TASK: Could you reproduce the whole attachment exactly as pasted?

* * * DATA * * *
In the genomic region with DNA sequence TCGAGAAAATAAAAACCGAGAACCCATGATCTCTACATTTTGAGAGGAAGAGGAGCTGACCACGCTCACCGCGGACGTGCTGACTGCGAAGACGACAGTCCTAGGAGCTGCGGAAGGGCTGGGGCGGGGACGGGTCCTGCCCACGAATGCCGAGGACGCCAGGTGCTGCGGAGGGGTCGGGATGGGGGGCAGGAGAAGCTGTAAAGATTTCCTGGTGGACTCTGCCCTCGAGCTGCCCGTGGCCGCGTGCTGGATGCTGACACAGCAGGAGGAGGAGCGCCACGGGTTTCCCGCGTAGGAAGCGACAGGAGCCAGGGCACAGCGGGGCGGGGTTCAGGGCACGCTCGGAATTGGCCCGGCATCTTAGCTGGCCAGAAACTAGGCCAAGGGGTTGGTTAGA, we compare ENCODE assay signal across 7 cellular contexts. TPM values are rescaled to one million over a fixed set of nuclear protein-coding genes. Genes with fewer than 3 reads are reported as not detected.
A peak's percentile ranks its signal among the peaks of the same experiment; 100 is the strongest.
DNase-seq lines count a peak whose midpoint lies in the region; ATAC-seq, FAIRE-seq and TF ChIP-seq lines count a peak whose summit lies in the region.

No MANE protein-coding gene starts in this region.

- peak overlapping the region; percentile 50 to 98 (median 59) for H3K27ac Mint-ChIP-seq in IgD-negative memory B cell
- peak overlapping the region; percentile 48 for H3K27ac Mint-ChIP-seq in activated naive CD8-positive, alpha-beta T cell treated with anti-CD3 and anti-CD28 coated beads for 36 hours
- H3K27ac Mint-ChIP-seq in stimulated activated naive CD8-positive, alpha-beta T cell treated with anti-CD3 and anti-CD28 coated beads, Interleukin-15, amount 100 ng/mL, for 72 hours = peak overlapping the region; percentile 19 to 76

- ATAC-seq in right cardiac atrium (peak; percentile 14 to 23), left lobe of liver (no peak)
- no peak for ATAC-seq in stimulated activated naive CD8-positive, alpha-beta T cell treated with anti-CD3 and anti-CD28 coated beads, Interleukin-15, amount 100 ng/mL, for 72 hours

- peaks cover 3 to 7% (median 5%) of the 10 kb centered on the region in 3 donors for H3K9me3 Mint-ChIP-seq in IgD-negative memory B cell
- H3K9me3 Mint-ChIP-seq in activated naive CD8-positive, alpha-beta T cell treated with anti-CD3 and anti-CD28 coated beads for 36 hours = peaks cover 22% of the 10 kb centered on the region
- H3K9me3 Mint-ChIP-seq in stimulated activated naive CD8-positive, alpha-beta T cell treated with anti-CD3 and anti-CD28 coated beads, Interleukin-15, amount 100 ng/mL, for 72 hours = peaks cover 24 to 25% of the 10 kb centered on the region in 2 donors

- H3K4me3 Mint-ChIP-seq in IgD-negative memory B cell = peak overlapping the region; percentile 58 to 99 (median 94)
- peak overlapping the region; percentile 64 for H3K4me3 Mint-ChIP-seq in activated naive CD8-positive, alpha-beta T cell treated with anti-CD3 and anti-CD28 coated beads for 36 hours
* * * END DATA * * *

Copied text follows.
In the genomic region with DNA sequence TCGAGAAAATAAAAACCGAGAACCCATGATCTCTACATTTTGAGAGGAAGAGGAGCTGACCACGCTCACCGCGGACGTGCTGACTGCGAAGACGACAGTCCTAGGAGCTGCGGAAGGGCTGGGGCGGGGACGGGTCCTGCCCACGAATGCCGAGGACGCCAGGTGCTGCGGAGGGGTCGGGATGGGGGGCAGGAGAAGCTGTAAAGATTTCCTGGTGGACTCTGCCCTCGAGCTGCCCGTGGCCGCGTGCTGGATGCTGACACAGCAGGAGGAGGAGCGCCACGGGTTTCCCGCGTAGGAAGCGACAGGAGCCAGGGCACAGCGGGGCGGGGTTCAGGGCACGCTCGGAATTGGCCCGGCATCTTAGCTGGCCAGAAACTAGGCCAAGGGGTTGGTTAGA, we compare ENCODE assay signal across 7 cellular contexts. TPM values are rescaled to one million over a fixed set of nuclear protein-coding genes. Genes with fewer than 3 reads are reported as not detected.
A peak's percentile ranks its signal among the peaks of the same experiment; 100 is the strongest.
DNase-seq lines count a peak whose midpoint lies in the region; ATAC-seq, FAIRE-seq and TF ChIP-seq lines count a peak whose summit lies in the region.

No MANE protein-coding gene starts in this region.

- peak overlapping the region; percentile 50 to 98 (median 59) for H3K27ac Mint-ChIP-seq in IgD-negative memory B cell
- peak overlapping the region; percentile 48 for H3K27ac Mint-ChIP-seq in activated naive CD8-positive, alpha-beta T cell treated with anti-CD3 and anti-CD28 coated beads for 36 hours
- H3K27ac Mint-ChIP-seq in stimulated activated naive CD8-positive, alpha-beta T cell treated with anti-CD3 and anti-CD28 coated beads, Interleukin-15, amount 100 ng/mL, for 72 hours = peak overlapping the region; percentile 19 to 76

- ATAC-seq in right cardiac atrium (peak; percentile 14 to 23), left lobe of liver (no peak)
- no peak for ATAC-seq in stimulated activated naive CD8-positive, alpha-beta T cell treated with anti-CD3 and anti-CD28 coated beads, Interleukin-15, amount 100 ng/mL, for 72 hours

- peaks cover 3 to 7% (median 5%) of the 10 kb centered on the region in 3 donors for H3K9me3 Mint-ChIP-seq in IgD-negative memory B cell
- H3K9me3 Mint-ChIP-seq in activated naive CD8-positive, alpha-beta T cell treated with anti-CD3 and anti-CD28 coated beads for 36 hours = peaks cover 22% of the 10 kb centered on the region
- H3K9me3 Mint-ChIP-seq in stimulated activated naive CD8-positive, alpha-beta T cell treated with anti-CD3 and anti-CD28 coated beads, Interleukin-15, amount 100 ng/mL, for 72 hours = peaks cover 24 to 25% of the 10 kb centered on the region in 2 donors

- H3K4me3 Mint-ChIP-seq in IgD-negative memory B cell = peak overlapping the region; percentile 58 to 99 (median 94)
- peak overlapping the region; percentile 64 for H3K4me3 Mint-ChIP-seq in activated naive CD8-positive, alpha-beta T cell treated with anti-CD3 and anti-CD28 coated beads for 36 hours